Heldt v. Tata Consultancy Services, LTD

Northern District of California, cand-4:2015-cv-01696

ORDER by Judge Yvonne Gonzalez Rogers denying {{371}} Motion to Invalidate Release Agreements.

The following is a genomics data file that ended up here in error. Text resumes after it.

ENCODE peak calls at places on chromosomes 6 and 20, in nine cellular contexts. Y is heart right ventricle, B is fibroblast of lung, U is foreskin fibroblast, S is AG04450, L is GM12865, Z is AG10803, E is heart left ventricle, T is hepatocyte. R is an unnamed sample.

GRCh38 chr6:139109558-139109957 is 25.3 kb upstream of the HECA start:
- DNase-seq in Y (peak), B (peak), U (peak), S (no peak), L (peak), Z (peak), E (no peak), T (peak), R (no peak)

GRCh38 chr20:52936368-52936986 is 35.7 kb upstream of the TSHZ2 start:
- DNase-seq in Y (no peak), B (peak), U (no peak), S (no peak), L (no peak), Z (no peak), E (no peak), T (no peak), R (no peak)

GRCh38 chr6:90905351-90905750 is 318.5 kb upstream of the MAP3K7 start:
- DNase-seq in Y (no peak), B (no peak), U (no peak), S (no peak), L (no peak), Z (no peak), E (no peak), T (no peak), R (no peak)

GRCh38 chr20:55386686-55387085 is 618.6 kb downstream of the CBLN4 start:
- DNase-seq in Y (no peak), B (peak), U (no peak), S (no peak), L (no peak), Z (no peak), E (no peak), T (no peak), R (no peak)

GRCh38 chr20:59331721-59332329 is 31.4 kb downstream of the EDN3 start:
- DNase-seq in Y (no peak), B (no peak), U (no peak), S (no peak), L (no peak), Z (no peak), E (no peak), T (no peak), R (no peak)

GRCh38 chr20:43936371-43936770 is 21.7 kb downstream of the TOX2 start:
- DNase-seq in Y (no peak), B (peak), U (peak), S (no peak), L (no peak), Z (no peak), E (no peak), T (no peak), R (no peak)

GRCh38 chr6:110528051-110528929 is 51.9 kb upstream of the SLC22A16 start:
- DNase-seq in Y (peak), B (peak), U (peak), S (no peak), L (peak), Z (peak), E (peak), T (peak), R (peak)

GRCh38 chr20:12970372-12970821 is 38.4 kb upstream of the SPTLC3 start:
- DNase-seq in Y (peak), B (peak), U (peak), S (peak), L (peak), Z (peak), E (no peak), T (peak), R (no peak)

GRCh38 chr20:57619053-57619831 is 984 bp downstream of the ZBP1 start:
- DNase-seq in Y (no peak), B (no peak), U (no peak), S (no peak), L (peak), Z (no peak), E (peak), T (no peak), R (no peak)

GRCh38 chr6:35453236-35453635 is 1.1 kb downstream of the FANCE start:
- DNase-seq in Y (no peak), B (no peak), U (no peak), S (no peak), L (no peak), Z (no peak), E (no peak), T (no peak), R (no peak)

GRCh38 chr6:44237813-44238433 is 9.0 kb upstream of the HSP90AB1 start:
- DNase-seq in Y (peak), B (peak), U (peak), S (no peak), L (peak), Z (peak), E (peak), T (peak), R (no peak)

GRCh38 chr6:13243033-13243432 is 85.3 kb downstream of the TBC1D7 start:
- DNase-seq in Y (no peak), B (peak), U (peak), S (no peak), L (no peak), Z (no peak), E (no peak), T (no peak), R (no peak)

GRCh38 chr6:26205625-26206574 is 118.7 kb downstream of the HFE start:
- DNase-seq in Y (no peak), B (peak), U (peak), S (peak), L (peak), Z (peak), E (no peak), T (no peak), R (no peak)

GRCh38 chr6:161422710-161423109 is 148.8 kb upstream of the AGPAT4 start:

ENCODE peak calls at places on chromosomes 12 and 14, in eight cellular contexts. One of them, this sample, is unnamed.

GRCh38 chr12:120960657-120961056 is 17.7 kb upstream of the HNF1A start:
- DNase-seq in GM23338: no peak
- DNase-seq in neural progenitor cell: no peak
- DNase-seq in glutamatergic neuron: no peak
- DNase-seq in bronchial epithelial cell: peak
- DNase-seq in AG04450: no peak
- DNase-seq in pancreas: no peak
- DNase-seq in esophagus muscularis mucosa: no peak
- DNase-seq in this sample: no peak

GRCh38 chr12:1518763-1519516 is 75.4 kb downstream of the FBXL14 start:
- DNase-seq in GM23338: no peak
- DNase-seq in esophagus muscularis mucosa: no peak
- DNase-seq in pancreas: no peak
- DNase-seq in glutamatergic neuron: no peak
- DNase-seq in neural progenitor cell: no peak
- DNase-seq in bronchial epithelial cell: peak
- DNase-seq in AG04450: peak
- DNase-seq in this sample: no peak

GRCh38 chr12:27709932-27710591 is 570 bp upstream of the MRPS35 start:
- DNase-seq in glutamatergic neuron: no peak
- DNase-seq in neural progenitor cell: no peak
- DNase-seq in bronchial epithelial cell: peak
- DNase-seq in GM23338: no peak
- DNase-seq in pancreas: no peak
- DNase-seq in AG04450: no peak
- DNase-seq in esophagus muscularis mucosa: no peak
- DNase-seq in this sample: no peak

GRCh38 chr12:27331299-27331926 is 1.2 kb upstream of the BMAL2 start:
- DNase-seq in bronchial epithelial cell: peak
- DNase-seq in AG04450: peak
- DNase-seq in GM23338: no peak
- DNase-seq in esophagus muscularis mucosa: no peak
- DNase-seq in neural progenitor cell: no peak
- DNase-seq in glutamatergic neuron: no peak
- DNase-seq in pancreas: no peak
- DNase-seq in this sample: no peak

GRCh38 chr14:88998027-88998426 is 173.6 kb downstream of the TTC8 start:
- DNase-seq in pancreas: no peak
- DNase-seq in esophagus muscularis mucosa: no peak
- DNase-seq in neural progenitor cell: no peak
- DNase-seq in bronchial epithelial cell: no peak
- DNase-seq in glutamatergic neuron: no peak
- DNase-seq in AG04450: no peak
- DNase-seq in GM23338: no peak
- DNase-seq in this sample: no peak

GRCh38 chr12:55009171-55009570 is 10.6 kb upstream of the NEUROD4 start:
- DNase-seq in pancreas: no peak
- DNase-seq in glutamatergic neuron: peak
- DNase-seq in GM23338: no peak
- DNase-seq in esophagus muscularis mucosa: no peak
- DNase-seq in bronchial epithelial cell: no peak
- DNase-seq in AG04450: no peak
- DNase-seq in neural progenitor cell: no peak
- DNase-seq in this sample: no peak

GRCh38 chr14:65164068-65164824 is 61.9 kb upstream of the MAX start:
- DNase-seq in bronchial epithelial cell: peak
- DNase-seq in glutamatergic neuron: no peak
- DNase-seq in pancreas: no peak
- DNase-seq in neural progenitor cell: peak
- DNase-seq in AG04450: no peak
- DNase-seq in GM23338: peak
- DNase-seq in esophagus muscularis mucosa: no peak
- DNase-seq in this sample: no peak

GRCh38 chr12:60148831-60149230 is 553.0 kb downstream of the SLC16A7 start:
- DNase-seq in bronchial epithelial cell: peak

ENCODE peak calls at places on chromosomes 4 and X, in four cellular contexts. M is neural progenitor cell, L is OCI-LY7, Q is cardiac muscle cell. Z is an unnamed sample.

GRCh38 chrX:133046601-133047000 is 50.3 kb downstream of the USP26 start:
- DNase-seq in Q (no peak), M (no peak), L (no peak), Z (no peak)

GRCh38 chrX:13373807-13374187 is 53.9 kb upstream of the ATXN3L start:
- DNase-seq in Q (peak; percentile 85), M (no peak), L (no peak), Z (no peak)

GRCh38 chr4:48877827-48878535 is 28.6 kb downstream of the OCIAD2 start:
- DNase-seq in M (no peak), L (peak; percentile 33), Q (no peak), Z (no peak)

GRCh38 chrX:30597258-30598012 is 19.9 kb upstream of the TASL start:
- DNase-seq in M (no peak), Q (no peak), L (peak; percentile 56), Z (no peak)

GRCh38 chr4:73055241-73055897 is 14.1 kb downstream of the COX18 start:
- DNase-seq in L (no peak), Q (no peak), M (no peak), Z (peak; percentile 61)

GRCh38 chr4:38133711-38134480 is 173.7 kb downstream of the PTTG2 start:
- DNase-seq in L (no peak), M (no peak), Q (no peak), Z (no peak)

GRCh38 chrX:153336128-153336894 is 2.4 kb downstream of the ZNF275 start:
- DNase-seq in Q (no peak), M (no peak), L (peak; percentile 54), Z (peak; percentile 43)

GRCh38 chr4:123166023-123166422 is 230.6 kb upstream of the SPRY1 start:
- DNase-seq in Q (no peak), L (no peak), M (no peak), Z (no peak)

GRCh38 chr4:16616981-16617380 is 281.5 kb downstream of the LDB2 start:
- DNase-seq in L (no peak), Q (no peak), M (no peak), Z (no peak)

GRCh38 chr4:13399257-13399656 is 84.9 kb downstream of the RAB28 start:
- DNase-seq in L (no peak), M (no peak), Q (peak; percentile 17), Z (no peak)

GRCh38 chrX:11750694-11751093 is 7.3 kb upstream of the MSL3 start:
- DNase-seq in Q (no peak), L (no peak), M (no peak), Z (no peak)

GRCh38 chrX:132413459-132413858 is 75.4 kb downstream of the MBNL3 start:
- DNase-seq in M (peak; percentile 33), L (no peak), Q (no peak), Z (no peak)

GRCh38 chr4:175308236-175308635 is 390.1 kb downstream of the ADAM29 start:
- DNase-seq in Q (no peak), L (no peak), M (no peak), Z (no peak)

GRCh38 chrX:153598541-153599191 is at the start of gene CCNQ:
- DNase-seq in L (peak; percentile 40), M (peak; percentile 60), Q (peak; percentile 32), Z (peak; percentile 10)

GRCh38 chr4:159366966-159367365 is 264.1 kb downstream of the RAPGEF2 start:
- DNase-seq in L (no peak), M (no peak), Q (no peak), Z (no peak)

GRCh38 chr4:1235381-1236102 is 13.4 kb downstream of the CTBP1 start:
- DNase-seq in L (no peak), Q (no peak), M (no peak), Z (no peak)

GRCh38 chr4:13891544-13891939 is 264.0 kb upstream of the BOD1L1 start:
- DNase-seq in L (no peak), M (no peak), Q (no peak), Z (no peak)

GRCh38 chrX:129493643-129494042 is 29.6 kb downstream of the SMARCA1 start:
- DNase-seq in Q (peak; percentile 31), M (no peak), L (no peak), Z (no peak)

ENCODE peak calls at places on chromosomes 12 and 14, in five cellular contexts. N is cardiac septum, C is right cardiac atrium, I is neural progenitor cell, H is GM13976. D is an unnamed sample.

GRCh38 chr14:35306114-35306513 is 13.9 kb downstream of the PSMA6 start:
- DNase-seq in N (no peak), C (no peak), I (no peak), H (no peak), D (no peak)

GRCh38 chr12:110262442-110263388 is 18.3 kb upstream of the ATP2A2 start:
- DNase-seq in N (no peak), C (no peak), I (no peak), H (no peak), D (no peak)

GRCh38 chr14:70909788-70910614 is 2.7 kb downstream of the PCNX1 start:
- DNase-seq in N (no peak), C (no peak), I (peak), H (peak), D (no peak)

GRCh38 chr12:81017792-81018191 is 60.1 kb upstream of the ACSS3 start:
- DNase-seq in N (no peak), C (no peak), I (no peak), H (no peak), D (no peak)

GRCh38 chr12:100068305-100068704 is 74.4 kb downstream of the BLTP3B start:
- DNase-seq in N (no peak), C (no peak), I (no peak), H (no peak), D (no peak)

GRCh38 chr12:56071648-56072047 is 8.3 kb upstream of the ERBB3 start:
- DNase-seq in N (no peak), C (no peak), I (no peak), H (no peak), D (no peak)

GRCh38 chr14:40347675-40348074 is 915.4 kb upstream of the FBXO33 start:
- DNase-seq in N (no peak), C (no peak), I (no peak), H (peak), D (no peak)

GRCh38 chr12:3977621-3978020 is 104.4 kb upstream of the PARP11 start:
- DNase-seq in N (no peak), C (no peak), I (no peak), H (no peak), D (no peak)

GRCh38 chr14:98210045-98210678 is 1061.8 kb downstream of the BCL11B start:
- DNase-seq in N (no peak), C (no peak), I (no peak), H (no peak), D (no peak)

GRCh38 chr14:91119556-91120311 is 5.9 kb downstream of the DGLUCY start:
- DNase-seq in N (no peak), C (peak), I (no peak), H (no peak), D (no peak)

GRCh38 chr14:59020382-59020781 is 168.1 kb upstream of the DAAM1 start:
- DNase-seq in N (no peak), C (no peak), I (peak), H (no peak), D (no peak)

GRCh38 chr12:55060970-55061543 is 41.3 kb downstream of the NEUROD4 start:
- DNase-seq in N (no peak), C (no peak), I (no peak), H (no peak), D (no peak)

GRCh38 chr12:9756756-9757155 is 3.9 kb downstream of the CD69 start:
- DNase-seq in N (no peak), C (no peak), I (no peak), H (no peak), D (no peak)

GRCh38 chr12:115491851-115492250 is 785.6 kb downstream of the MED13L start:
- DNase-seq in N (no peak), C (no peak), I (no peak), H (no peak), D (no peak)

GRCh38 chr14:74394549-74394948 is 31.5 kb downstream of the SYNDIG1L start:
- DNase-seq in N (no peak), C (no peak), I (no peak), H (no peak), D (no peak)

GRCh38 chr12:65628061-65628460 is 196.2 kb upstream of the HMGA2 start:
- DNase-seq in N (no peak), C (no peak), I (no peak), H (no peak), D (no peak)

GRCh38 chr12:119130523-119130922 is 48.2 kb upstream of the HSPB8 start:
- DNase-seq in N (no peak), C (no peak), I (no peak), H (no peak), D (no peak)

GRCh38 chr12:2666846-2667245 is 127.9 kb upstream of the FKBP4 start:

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1 2 3 4 UNITED STATES DISTRICT COURT 5 NORTHERN DISTRICT OF CALIFORNIA 6 7 CHRISTOPHER SLAIGHT, ET AL., CASE NO. 15-cv-01696-YGR 8 Plaintiffs, ORDER DENYING MOTION TO INVALIDATE 9 vs. RELEASE AGREEMENTS 10 TATA CONSULTANCY SERVICES, LTD, Re: Dkt. No. 371 11 Defendant. 12 Northern District of California United States District Court 13 Plaintiffs Christopher Slaight, Seyed Amir Masoudi, and Nobel Mandili1 bring this class 14 action against defendant Tata Consultancy Services, Ltd. ("TCS") for discrimination in 15 employment practices. (Dkt. No. 246, Fourth Amended Complaint.) Plaintiffs bring causes of 16 action for disparate treatment under Title VII of the Civil Rights Act of 1964, 42 U.S.C. 2000e, et 17 seq., and the Civil Rights Act of 1866, 42 U.S.C. 1981. (Id. ¶ 5.) Plaintiffs allege that TCS 18 discriminated against them in their employment and/or termination practices based on race and 19 national origin. (Id. ¶¶ 1-5.) Specifically, plaintiffs claim that TCS maintains a pattern and 20 practice of intentional discrimination in its United States workforce whereby TCS treats persons 21 who are South Asian2 or of Indian national origin3 more favorably than those who are not South 22 Asian or of Indian national origin. (Id.) 23 1 24 On July 23, 2018, this Court granted the TCS's motion to bifurcate from the class claims of plaintiff Brian Buchanan. (Dkt. No. 412.) Accordingly, the Court notes that the caption of this 25 order has been revised to reflect the class action only. 2 26 Plaintiffs define "South Asian race" as referring to individuals who trace their ancestry to the Indian sub-continent. (4AC ¶ 1, n. 3.) 27 3 Plaintiffs define "Indian national origin" as referring to individuals born in India, or 28 whose ancestors came from India. (Id.) 1 Now before the Court is plaintiffs' motion to invalidate release agreements between TCS 2 and class members. (Dkt. Nos. 371, 442 ("Motion").)4 Having carefully reviewed the papers and 3 supplemental information submitted, as well as oral argument at the July 17, 2018 hearing, and for 4 the reasons set forth more fully below, the Court DENIES plaintiffs' motion to invalidate the 5 release agreements. 6 I. BACKGROUND 7 The background giving rise to this action is well-known and the Court will not repeat it 8 here. 9 Relevant to the instant motion, Steven Heldt, a terminated TCS employee, filed an initial 10 EEOC charge on October 30, 2014 seeking to advance discrimination claims against TCS "on his 11 own behalf, and on behalf of a class of individuals similarly affected by Tata's discriminatory 12 practices." (See Dkt. No. 25-1.) Plaintiffs filed their initial class action complaint on April 14, Northern District of California United States District Court 13 2015. (Dkt. No. 1.) On December 27, 2017, the Court certified the following class: All individuals who are not of South Asian race or Indian national origin who 14 were employed by [TCS] in the United States, were subject to a policy or practice 15 of benching and allocation, were place in an unallocated status and were terminated between April 14, 2011 and December 27, 2017 and who are not 16 bound by an arbitration agreement with TCS. 17 (Dkt. No. 244 ("Cert. Order")); see also Dkt. No. 412 at 16.) 18 For the first time, in its answer to the fourth amended complaint filed on January 22, 2018, 19 TCS asserted "release/arbitration" as an affirmative defense, averring that "[p]laintiffs' claims are 20 barred to the extent any plaintiff has released any claim or has agreed to arbitration of such 21 claims." (Dkt. No. 252 at 12.) On May 15, 2018, the deadline for completion of expert and non- 22 expert discovery, TCS produced 346 separation and release agreements between TCS and former 23 TCS employees, 246 of which plaintiffs estimate involve class members. (See Dkt. No. 258; 24 Motion at 1.) TCS later clarified that for the total group of involuntarily terminated local 25 employees, it had located 344 release agreements and for the group of those employees who were 26 4 27 Plaintiffs' initially filed a redacted version of their motion at Docket Number 371. Following and in compliance with the Court's order on parties sealing motions at Docket Number 28 414, plaintiffs re-filed the instant motion at Docket Number 442. All references to the Motion herein will refer to the unredacted version of the document filed at Docket Number 442. 2 1 terminated due to being unallocated, TCS had located 283 release agreements. (Dkt. No. 424 ¶ 6.) 2 On July 31, 2018, the Court determined that although it "was not inclined to order as 3 expansive a corrective notice as plaintiffs have requested. . . . [A] corrective notice is still 4 required" as was additional discovery regarding the circumstances giving rise to the releases. 5 (Dkt. No. 430.) On August 9, 2018, the Court approved the parties' proposed corrective notice 6 and ordered the parties to distribute the notice no later than August 17, 2018. (Dkt. No. 469.) 7 Therein, the Court advised potential members of the class who had signed release agreements with 8 TCS of their status as a potential class member in the instant action and their ability to participate 9 in the lawsuit despite the fact that they had signed a release agreement. (Id., Ex. A at 4.) The 10 corrective notice also noted that the Court was "in the process of deciding how to address the 11 payment you have already received." (Id.) 12 On August 10, 2018, and in response to the Court's July 31, 2018 order, TCS made Northern District of California United States District Court 13 available for deposition Jeevak Sharma, who served as TCS's human resources manager for 14 employee retention and employee welfare, which included employee separations and employee 15 records. (Dkt. No. 488-2, Deposition Transcript for Jeevak Sharma, ("Sharma Depo.") at 8.) 16 During his deposition, Sharma testified that the determination as to which terminated employees 17 would receive an offer for a release agreement and severance payment is based on a case-by-case 18 evaluation. (Id. at 16.) Sharma provided examples of specific circumstances leading to a 19 severance offer, including an employee's return from a long leave, medical issues, tenure at the 20 company, or independent grievances. (Id. at 16-17.) Sharma also stated that all severance 21 payments are calculated based on the employee's wages for a particular time period and noted that 22 he was not aware of any instances in which TCS calculated a severance payment based on the 23 value of a legal claim that the employee may have against the company. (Id. at 36-37.) 24 On August 24, 2018, and in response to the Court's August 17, 2018 order, TCS filed a 25 chart detailing "each separation agreement signed by a class member." (Dkt. No. 488 at ECF 12.)5 26 That list contains the names of approximately 370 former employees. (See Dkt. No. 488, Ex. A 27 5 28 The Court uses ECF pagination because the last two pages of the document at Docket Number 488 does not have any page numbers of its own. 3 1 ("List of Class Releases").) The earliest "date of agreement" for the release agreements 2 referenced there in is January 29, 2009. (See id. at ECF 2.) Of the 370 agreements listed, 30 pre- 3 date the filing of the initial complaint in this lawsuit of which only 19 pre-date the filing of Heldt's 4 EEOC charge. (See id.) Only 6 of the agreements post-date the Court's December 27, 2017 5 certification order. (Id. at ECF 11.) 6 II. DISCUSSION 7 Before a class is certified in a class action, counsel for both plaintiffs and defendants may 8 communicate with the putative class, ex parte, about the lawsuit. Gulf Oil Co. v. Bernard, 452 9 U.S. 89, 100 (1981). "Because of the potential for abuse, a district court has both the duty and the 10 broad authority to exercise control over a class action and to enter appropriate orders governing 11 the conduct of counsel and parties." Id. at 100. "The prophylactic power accorded to the court 12 presiding over a putative class action under Rule 23(d) is broad; the purpose of Rule 23(d)'s Northern District of California United States District Court 13 conferral of authority is not only to protect class members in particular but to safeguard generally 14 the administering of justice and the integrity of the class certification process." Retiree Support 15 Grp. of Contra Costa Cty. v. Contra Costa Cty., No. 12-CV-00944-JST, 2016 WL 4080294, at *5 16 (N.D. Cal. July 29, 2016) (citing O'Connor v. Uber Technologies, Inc., No. C-13-3826 EMC, 2014 17 WL 1760314, at *3 (N.D. Cal. May 2, 2014)). 18 In the context of class action litigation, whether pre- or post-certification, unsupervised 19 communications between an employer and its workers present an acute risk of coercion and abuse. 20 See Guifu Li, 270 FRD at 517; Wang v. Chinese Daily News, Inc., 236 F.R.D. 485, 490 (C.D. Cal. 21 2006). "Courts applying the Gulf Oil standard have found that ex parte communications soliciting 22 opt-outs, or even simply discouraging participation in a case, undermine the purposes of Rule 23 23 and require curative action by the court." Guifu Li v. A Perfect Day Franchise, Inc., 270 F.R.D. 24 509, 517 (N.D. Cal. 2010). In this regard, the Court already determined that a corrective notice 25 was necessary to address the inadequacy of the release agreements at issue and ordered the 26 distribution of such a notice. (See Dkt. Nos. 430, 469.) 27 The issue remaining is "what, if anything, should occur with respect to the payments 28 already made and received." (Dkt. No. 430.) Here, the inquiry centers on TCS's conduct as 4 1 compared to the rights of the class members. The critical inflection point in this interaction is the 2 Court's December 27, 2017 certification order, which substantially clarified and expanded the 3 scope of this litigation. (Cert. Order at 35 (certifying a class of an estimated 896 to 1,116 4 members).) The timing and distribution of the releases at issue does not reflect a sudden or 5 significant increase following certification. (See List of Class Releases at ECF 11.) Rather, only 5 6 of the 370 agreements were executed on or after December 27, 2017. (Id.) Moreover, the fact that 7 "[a] small number of individuals. . . brought up this lawsuit in an effort to negotiate higher 8 severance pay, and TCS rejected those efforts," supports the conclusion that prior to the December 9 27, 2017 certification order, TCS did not view the instant action as a genuine issue and that the 10 payments made do not represent an effort to "discourage participation in the case." See Guifu Li, 11 270 F.R.D. at 517. Nor does the Court find evidence in the record showing an affirmative attempt 12 to circumvent the protections of a Rule 23 action. See, by contrast, Marino v. CACafe, Inc., No. Northern District of California United States District Court 13 16-cv-6291-YGR, 2017 WL 1540717, at *3 (N.D. Cal. Apr. 28, 2017) (finding releases invalid 14 where they were "obtained by deceptive omissions of material information") (emphasis supplied). 15 III. CONCLUSION 16 Accordingly, for the reasons discussed above, the Court DENIES plaintiffs' motion to 17 invalidate the Release Agreements. 18 This Order terminates Docket Number 371. 19 IT IS SO ORDERED. 20 21 Dated: September 10, 2018 YVONNE GONZALEZ ROGERS 22 UNITED STATES DISTRICT COURT JUDGE 23 24 25 26 27 28 5